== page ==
goff, Nov 03 2003

       As a pilot, I can tell you that pressurization on an aircraft is very different than on a spacecraft. On the 747, the total "leaked" air is equivalent to having the aircraft flying with a window missing. The Concorde is no exception. That's a lot of leaks to fix. The space shuttle has a self-contained atmosphere.   

       The design changes would be daunting and costly. By the time it was retrofitted, you could have designed a spaceship from scratch for less money. I think the SR-71 might be a better candidate. Faster and higher flying than the Concorde.
Klaatu, Nov 03 2003

       Well you know, suborbital flights don't actually go all that fast/need very much heat shielding anyhow. Have you seen one of the X-prize teams ablative heat sheilds or ceramic heat tiles yet? THAT'S RIGHT JEFF, THERE AIN'T NONE! If you could stick a big rocket engne on the back of this thing, and it held together I think it'd work. I'm not sure it WOULD hold together. As Klaatu put it, the SR-71 is a better choice. In fact, it once carried a ramjet powered drone aircraft for use on very deep penetration spy missions. (The drone failed utterly at its mission but it seemed to work anyhow.) If you could get ahold of a drone and an SR-71, and convince the drone to fire up without letting go of the SR-71, maybe you'd get to the altitude we need to win an X-Prize. Maybe it'd shred into lots of little blackbird fragments too. Idunno. Actually, who's to say that it isn't capable of fulfilling the mission requirements right now? It does go -REALLY- high, and with all the photographic equipment it carried I'm sure it could lift the weight of three crewmembers easily.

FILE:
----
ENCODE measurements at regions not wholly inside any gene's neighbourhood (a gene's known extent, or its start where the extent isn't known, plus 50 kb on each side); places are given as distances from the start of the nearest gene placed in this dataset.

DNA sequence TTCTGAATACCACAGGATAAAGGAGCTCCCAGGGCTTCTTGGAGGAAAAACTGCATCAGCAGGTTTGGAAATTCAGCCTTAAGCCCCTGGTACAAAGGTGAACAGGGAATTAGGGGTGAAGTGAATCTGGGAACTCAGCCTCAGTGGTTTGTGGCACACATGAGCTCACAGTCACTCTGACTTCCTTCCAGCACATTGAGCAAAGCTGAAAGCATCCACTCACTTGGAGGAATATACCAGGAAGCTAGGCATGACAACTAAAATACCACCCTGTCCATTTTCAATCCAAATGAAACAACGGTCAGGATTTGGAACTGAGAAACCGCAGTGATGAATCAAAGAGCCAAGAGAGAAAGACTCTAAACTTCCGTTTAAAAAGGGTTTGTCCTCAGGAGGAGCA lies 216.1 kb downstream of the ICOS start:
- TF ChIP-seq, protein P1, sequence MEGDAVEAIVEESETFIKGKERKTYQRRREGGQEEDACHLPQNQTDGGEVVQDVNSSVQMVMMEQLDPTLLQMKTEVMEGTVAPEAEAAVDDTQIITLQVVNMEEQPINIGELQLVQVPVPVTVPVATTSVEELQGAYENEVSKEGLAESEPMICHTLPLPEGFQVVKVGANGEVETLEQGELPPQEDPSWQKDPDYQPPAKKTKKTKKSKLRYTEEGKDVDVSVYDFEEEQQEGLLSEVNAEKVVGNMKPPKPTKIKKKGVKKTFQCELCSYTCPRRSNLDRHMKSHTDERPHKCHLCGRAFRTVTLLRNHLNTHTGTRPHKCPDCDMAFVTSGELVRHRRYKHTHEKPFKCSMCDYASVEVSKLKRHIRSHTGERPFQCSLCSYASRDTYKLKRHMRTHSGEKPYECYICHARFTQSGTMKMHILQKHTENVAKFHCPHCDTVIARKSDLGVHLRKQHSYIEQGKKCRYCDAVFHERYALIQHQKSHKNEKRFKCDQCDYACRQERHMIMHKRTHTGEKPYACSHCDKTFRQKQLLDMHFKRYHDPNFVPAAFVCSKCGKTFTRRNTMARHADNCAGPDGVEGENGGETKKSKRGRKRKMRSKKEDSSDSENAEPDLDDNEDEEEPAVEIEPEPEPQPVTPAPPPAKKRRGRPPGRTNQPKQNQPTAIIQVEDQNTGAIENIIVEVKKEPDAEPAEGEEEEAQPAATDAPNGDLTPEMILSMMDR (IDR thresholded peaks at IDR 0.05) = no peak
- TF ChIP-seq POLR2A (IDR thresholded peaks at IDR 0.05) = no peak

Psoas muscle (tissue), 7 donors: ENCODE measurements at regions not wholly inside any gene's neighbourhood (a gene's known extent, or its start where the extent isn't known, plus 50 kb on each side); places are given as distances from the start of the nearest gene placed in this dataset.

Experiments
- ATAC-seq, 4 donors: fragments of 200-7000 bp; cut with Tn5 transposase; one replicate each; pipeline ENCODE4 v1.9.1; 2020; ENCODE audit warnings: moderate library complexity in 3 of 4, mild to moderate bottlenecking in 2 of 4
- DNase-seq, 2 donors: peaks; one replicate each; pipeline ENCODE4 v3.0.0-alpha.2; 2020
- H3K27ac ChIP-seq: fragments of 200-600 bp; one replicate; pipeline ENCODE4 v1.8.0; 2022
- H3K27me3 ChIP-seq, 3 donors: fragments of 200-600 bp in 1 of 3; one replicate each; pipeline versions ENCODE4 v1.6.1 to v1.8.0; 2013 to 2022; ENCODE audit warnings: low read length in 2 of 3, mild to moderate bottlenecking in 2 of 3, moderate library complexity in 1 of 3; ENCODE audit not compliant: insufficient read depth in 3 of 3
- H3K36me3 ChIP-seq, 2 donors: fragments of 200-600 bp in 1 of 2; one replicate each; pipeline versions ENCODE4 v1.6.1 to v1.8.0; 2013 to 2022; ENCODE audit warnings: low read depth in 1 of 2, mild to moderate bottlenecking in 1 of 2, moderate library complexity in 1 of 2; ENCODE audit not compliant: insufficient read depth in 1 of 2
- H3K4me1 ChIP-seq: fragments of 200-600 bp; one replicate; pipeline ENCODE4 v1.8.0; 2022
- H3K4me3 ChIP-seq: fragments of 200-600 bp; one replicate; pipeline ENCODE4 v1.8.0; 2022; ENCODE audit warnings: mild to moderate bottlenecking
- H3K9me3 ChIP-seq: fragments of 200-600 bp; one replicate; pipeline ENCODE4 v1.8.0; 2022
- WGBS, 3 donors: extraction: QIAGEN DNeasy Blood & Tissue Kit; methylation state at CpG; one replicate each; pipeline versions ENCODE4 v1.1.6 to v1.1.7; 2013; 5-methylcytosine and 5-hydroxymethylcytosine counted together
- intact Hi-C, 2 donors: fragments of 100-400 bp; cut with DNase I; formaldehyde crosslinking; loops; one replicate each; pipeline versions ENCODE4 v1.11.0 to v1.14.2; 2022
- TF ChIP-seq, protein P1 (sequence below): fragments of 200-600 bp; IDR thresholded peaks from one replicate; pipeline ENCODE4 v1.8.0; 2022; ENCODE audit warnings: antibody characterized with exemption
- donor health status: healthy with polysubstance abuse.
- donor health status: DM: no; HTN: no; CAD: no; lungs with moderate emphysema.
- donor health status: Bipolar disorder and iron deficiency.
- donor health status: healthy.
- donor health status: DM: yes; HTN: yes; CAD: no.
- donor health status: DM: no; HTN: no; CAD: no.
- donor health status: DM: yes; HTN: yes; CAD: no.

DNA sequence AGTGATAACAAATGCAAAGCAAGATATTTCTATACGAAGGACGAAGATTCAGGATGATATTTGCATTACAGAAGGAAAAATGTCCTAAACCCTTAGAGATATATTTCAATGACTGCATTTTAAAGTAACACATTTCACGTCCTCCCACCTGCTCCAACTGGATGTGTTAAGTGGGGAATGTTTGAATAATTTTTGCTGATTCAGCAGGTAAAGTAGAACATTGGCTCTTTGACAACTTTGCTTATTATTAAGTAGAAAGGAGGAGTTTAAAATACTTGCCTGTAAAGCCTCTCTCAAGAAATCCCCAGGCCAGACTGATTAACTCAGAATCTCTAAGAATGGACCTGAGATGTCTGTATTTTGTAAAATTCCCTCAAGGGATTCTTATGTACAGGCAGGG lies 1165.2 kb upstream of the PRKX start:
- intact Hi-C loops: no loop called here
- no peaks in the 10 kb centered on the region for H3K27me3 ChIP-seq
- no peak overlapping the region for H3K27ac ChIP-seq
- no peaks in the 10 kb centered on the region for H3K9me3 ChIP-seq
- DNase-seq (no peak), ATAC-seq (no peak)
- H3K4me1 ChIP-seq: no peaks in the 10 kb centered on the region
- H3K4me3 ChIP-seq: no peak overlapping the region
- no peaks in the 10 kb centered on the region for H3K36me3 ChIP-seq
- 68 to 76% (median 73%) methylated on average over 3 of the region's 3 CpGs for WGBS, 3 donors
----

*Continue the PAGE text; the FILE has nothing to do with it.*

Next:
Madcat, Nov 03 2003

       Might be too late to try. It seems there is a team ready to launch today. <link>
Klaatu, Dec 30 2003

       There's nothing inherently wrong with an air breathing space ship, it's just a matter of practicality. For an orbital ship is it worth carrying those heavy turbojet engines just to achieve the first 1,400 mph of the necessary 17,000 mph you're going to need? Once you leave the atmosphere, remember, they're just dead weight. Just adding the same amount of weight in fuel for the conventional rocket you're going to need anyway would probably be a better bet. Also, a Concord would melt on re-entry without a whole lot of heavy heat shielding added on. For a suborbital flight it could be cool though. Of course, a sub orbital flight is pretty much a glorified roller coaster with a great view and more potential for throwing up at the apogee. But I'd be there buying a ticket in a second, barf bag in hand, if they made it work.
doctorremulac3, May 21 2005

       The SR71 was able to cruise at 80,000ft with occasional trips to 100,000ft, which is approximately the x-prize threshold. I think the big government-assisted corporates could easily achieve the x-prize, the point is to have a private venture. After all, Concorde was government assisted too!
Jim'll Break It, May 24 2005

       Jim the x prize is to achive private space travel, not gov't. If someone bought a concorde & converted it for space travel, then it may qualify.
the great unknown, Jun 06 2006